A: As of July 1, 2015, anyone at least 21 years of age can consume recreational marijuana in Oregon. Marijuana use or possession of recreational marijuana by anyone under 21 years of age is illegal. That includes home consumption.
Q: Who will enforce recreational marijuana laws?
A: Enforcement of the home grow/personal possession provisions of Measure 91 will be at the discretion of local jurisdictions, the state police and possibly other law enforcement agencies. The OLCC is responsible for enforcement actions against businesses that the OLCC licenses to grow, process, wholesale and sell recreational marijuana and related products.
Q: How much will recreational marijuana cost?
A: The retail price of recreational marijuana will be determined through a competitive marketplace.
Q: Can Oregon recreational marijuana be taken to the state of Washington where it is also legal?
A: No. Taking marijuana across state lines is a federal offense.
Q: How will children be protected from recreational marijuana and marijuana products?
A: Measure 91 prohibits the sale of recreational marijuana to anyone under the age of 21. The act also gives OLCC authority to regulate or prohibit advertising. In writing the rules necessary to implement the new law, the OLCC may also regulate packages and labels to ensure public safety and prevent appeal to minors.
Q: Can I get a DUII while under the influence of marijuana? A dui attorney seattle can find out for you
A: Yes. Current laws for DUII have not changed. Driving under the influence of intoxicants (DUII) refers to operating a motor vehicle while intoxicated or drugged, including impairment from the use of marijuana. In addition, Measure 91 requires OLCC to examine, research and present a report to the Legislature on driving under the influence of marijuana. The OLCC will do this in conjunction with the Department of Justice Criminal Investigation Division and Oregon State Police.
Q: Can I lose my job for using marijuana?
A: That depends on who you work for and what your employer says about the use of marijuana by employees. Passage of Measure 91 does not change existing employment law in Oregon.
Q: Where will marijuana stores be located?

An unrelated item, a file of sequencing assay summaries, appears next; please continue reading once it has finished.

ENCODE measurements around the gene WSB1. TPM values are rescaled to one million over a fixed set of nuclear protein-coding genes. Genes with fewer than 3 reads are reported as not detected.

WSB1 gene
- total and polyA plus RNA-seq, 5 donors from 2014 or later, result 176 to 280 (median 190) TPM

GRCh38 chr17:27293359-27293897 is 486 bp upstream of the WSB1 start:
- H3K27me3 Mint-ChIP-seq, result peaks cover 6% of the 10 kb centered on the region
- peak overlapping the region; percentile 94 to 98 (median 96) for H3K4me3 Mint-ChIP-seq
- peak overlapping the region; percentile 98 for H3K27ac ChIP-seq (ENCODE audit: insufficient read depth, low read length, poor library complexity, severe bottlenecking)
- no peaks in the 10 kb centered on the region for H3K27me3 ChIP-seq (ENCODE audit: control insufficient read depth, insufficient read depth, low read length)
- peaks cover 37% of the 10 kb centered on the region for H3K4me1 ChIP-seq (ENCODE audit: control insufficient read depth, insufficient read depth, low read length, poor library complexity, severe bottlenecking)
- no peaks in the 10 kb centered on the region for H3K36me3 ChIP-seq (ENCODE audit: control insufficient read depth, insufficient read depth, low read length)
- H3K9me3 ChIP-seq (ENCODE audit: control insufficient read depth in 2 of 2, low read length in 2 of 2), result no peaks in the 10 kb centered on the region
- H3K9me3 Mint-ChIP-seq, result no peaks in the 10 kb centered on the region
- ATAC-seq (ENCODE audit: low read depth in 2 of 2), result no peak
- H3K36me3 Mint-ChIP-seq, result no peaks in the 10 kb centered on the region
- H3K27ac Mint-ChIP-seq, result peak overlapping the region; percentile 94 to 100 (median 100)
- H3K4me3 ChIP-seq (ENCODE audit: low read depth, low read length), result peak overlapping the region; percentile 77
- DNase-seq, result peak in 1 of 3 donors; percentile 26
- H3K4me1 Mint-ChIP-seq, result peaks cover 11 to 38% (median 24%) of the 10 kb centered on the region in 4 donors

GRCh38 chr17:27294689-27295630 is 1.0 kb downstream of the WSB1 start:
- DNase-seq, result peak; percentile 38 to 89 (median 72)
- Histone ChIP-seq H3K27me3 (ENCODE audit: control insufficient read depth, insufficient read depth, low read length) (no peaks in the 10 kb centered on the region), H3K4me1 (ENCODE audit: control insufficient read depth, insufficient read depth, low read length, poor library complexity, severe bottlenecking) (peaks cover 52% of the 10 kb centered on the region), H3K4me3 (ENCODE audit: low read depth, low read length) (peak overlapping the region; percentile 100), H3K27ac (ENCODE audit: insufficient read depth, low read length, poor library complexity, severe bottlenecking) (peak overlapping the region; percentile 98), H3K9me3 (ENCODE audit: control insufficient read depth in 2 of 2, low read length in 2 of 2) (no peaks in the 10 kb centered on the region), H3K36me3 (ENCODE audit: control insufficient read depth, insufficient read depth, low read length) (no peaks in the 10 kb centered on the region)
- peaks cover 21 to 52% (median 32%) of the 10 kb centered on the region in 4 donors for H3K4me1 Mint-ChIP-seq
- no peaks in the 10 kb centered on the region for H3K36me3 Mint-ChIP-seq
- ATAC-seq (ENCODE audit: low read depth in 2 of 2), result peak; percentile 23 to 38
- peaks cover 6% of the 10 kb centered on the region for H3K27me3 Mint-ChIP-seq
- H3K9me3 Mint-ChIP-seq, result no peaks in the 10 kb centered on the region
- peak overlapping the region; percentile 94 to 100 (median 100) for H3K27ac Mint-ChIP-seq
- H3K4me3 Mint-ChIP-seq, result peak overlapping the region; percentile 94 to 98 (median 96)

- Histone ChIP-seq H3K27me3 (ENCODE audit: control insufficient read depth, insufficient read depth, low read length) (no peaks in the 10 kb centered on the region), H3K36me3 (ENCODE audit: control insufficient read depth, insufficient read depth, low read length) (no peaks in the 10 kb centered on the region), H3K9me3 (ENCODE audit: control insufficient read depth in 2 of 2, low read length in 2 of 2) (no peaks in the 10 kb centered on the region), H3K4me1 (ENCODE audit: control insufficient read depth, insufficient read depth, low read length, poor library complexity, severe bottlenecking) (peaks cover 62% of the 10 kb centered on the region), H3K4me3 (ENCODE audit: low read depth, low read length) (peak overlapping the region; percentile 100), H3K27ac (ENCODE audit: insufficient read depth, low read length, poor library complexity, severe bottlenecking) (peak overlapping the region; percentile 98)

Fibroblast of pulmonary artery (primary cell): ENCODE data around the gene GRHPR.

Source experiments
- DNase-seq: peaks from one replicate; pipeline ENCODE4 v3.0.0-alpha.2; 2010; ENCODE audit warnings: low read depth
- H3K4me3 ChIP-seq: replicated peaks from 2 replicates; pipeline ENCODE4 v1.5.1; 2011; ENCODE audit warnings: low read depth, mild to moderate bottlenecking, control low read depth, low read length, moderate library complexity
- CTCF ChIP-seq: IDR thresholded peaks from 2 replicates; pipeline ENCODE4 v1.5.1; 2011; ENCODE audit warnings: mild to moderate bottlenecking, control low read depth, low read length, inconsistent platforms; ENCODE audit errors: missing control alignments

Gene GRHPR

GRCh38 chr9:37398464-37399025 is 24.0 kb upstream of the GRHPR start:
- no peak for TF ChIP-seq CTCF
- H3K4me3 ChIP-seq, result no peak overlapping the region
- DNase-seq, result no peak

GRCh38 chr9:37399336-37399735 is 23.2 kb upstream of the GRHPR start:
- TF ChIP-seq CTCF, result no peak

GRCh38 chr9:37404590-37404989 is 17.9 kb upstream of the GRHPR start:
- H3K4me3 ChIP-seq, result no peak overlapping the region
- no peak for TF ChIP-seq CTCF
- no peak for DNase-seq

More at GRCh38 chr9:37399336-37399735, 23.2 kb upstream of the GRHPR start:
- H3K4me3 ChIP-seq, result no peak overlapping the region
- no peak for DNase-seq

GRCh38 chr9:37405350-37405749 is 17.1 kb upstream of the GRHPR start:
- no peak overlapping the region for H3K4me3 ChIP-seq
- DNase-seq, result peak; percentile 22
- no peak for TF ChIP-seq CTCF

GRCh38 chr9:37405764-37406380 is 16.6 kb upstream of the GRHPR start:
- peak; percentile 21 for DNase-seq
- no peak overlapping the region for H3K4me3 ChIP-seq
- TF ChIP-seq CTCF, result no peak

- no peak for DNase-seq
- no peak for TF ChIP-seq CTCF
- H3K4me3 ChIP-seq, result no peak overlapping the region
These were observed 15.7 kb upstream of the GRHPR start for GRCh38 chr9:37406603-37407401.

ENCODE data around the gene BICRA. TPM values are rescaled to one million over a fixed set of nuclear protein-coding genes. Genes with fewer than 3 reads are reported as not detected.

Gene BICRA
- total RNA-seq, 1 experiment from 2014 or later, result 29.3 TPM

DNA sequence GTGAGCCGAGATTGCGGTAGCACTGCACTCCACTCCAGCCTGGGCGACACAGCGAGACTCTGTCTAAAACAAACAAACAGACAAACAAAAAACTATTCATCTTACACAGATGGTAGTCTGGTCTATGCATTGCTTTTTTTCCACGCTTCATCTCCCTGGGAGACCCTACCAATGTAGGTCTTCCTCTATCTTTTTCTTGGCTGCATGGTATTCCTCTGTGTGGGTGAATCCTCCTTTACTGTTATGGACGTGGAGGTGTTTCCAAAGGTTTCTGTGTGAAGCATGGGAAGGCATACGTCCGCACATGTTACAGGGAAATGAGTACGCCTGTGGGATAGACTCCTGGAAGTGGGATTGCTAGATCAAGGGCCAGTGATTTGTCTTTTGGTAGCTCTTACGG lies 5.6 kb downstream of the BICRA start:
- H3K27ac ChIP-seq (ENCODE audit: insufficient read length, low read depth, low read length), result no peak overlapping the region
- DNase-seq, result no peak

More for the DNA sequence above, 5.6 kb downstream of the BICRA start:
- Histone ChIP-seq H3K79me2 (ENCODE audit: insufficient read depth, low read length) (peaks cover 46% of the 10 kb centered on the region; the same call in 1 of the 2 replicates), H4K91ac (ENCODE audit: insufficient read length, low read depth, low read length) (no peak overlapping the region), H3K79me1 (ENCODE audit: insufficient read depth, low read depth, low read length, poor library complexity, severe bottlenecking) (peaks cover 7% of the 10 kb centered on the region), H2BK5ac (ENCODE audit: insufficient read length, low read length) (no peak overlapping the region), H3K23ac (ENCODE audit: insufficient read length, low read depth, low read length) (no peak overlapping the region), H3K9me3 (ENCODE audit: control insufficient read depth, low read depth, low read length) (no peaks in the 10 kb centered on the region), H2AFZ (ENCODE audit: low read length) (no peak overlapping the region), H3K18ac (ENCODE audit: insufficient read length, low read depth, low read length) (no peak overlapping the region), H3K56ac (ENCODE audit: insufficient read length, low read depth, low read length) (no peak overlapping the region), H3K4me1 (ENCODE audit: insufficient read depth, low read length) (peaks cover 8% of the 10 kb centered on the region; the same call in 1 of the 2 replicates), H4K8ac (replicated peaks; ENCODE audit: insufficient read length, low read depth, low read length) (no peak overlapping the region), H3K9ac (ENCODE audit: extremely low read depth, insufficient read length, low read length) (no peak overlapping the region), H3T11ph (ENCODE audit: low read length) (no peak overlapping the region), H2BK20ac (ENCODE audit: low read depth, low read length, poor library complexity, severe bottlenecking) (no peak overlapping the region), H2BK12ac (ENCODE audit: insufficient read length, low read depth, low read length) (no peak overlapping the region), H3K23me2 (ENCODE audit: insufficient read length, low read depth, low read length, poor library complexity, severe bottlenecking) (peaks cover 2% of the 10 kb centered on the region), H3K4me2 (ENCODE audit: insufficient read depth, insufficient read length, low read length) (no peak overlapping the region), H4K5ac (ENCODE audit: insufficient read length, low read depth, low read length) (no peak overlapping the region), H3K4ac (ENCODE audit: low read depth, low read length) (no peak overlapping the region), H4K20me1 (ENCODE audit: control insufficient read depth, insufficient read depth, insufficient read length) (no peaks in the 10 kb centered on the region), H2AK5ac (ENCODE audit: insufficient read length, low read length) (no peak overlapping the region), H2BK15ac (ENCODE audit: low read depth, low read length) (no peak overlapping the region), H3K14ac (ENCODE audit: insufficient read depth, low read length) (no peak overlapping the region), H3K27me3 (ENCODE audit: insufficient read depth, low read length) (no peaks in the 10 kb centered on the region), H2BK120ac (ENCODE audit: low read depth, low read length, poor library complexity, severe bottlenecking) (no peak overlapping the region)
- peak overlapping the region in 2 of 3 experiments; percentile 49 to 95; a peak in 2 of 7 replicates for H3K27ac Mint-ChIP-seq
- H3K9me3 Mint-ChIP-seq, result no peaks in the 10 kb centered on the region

A: Marijuana retailers may not be located within 1000 feet of a school. All licensed businesses must be located in an area that is appropriately zoned. Also, local jurisdictions have authority to adopt reasonable regulations regarding the location of marijuana businesses, including regulations requiring that the businesses be located no more than 1000 feet from one another. To keep up to date, click here.
Q. What impact does the new recreational marijuana law have on the current Medical Marijuana Program?
A: Beginning in 2016 medical marijuana growers may apply for an OLCC license to sell their excess product into the recreational market. Medical dispensaries can currently sell a one quarter ounce of marijuana flower to any adult over the age of 21. Visit the Oregon Health Authority website for participating dispensaries. This provision sunsets on December 31, 2016.
Q: Who collects the tax on recreational marijuana?
A: Taxes on recreational marijuana will be collected by the Oregon Department of Revenue at the retail level.
Q: How is Washington state’s recreational marijuana law different than Oregon’s?
A: See Oregon/Washington/Colorado Comparison.
Q: Is it legal to possess or use recreational marijuana on Federal or Tribal land in Oregon?
A: Measure 91 and HB 3400 do not address the possession or use of recreational marijuana on the land of Federally Recognized Tribes in Oregon. This is an issue between the Federal Government and Tribal Governments.